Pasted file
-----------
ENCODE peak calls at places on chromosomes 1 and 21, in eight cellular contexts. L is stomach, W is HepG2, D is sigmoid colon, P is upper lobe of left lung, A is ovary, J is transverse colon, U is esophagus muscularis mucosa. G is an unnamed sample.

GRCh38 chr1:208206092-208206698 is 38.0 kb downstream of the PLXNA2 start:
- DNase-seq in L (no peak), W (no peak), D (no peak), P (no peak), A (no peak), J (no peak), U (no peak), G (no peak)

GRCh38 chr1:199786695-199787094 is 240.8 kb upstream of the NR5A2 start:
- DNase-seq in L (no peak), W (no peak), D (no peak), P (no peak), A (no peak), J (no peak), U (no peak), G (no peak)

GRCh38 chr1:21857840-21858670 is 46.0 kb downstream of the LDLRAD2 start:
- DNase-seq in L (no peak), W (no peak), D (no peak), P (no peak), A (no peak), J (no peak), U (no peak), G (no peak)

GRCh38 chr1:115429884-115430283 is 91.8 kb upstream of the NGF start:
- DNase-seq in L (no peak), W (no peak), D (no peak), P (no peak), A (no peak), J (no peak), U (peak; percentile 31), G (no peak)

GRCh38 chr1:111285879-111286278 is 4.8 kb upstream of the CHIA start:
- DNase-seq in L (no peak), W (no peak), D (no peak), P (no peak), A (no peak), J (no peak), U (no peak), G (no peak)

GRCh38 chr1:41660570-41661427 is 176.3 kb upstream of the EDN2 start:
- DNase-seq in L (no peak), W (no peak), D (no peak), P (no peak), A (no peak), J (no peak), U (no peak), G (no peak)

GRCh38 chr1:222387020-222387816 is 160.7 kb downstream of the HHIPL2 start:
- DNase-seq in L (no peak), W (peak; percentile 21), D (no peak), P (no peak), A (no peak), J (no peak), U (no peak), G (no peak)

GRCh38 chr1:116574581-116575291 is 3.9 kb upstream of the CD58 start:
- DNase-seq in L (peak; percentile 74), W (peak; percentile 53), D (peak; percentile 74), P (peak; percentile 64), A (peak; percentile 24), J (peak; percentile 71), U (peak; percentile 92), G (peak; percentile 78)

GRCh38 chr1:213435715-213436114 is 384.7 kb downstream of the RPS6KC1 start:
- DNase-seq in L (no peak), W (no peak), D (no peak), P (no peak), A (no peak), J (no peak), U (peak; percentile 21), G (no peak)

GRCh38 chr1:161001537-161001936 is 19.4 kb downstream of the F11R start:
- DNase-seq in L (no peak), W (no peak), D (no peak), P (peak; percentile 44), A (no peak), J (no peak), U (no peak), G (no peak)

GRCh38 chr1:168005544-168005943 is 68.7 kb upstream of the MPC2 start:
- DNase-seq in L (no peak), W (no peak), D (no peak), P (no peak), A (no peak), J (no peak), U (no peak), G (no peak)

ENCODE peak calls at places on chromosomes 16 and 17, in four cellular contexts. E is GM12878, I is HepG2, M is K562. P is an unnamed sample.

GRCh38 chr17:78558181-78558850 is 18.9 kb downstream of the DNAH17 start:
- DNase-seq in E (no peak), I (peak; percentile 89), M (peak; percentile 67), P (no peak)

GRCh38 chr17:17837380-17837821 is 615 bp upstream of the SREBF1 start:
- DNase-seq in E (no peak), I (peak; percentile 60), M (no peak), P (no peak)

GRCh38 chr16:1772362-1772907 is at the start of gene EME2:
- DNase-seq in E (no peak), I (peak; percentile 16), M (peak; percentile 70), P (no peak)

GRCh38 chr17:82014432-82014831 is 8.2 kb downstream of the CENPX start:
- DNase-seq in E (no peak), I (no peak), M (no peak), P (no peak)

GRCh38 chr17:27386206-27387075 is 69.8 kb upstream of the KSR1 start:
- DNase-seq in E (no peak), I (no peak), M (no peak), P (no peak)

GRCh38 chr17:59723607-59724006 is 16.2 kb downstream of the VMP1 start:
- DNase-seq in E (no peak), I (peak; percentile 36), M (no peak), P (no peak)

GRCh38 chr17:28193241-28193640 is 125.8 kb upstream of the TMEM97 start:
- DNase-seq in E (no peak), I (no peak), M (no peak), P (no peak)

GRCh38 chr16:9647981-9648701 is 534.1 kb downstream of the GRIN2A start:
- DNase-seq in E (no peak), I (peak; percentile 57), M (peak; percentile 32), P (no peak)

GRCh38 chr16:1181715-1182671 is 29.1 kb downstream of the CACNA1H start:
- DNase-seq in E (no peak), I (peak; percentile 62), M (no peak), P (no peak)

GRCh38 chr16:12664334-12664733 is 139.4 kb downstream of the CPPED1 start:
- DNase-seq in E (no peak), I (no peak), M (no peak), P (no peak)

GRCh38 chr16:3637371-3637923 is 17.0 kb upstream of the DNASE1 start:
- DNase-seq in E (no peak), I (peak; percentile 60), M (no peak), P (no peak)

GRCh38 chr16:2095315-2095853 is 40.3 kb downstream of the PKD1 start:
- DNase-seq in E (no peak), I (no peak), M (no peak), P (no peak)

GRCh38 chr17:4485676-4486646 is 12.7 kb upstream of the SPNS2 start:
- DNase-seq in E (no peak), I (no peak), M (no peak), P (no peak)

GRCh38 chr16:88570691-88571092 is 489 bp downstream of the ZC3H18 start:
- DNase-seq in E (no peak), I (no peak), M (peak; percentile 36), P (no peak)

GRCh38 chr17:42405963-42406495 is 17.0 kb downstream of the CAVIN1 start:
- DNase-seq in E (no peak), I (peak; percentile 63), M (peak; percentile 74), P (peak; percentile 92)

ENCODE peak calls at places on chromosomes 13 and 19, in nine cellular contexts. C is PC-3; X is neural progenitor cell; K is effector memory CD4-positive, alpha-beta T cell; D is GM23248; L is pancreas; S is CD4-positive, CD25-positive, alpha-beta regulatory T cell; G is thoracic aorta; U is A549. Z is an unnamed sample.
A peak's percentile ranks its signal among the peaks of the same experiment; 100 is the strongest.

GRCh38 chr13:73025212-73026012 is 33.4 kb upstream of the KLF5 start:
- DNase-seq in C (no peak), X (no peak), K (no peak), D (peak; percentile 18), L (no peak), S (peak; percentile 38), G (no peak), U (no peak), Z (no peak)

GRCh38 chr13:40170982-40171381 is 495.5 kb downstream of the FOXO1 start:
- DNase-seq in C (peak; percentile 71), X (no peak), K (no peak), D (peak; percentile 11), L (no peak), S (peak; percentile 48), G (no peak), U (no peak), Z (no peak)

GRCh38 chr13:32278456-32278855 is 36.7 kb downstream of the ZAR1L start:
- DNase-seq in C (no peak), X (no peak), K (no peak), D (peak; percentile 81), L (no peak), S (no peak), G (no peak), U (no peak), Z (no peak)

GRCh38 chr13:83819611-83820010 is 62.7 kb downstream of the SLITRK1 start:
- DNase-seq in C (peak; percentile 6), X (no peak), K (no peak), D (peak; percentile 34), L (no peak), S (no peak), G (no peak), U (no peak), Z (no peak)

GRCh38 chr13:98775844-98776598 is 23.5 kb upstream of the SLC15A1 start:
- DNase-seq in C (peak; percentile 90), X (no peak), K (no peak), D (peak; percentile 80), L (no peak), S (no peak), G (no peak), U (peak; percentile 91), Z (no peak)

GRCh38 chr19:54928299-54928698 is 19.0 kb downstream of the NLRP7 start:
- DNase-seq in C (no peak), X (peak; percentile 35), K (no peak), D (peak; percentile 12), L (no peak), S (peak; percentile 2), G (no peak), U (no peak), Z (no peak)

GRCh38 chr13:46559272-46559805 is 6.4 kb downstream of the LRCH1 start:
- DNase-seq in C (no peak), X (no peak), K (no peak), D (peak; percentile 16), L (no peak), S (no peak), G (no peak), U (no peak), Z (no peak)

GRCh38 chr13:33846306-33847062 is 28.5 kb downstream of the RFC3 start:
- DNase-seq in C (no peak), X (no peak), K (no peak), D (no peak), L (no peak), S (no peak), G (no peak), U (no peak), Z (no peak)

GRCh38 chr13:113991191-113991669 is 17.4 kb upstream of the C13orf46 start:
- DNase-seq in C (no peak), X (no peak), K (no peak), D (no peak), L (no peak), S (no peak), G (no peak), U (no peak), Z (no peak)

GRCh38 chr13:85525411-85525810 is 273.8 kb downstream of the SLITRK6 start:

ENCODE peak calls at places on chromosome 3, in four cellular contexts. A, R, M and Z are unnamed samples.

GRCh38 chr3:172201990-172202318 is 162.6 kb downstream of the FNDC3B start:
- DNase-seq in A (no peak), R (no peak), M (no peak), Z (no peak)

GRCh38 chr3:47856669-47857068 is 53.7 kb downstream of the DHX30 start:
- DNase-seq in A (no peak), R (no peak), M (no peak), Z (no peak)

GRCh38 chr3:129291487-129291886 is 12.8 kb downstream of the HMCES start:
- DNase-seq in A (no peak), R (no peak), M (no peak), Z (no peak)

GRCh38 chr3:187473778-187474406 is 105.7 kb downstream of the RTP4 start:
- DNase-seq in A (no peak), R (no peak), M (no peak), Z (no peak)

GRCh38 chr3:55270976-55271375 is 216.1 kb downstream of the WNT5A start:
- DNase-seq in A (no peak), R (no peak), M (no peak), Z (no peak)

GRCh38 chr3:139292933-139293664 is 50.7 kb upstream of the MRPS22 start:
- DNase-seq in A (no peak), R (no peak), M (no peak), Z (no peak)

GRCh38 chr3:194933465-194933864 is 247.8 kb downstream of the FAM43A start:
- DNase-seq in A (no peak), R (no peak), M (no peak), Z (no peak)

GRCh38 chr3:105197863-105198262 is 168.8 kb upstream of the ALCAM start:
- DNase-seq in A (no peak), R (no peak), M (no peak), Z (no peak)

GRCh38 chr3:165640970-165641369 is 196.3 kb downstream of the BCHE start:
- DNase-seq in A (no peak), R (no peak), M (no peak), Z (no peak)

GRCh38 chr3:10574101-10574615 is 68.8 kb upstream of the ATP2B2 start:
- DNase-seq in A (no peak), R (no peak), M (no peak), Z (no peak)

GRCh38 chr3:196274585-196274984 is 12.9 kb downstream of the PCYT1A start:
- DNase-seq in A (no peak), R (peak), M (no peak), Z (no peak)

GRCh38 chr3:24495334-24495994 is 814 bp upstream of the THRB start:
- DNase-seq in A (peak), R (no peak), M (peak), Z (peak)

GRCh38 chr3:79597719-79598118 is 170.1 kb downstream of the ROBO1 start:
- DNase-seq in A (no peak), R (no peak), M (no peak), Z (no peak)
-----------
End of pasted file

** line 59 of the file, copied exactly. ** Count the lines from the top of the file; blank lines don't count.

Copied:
GRCh38 chr13:40170982-40171381 is 495.5 kb downstream of the FOXO1 start: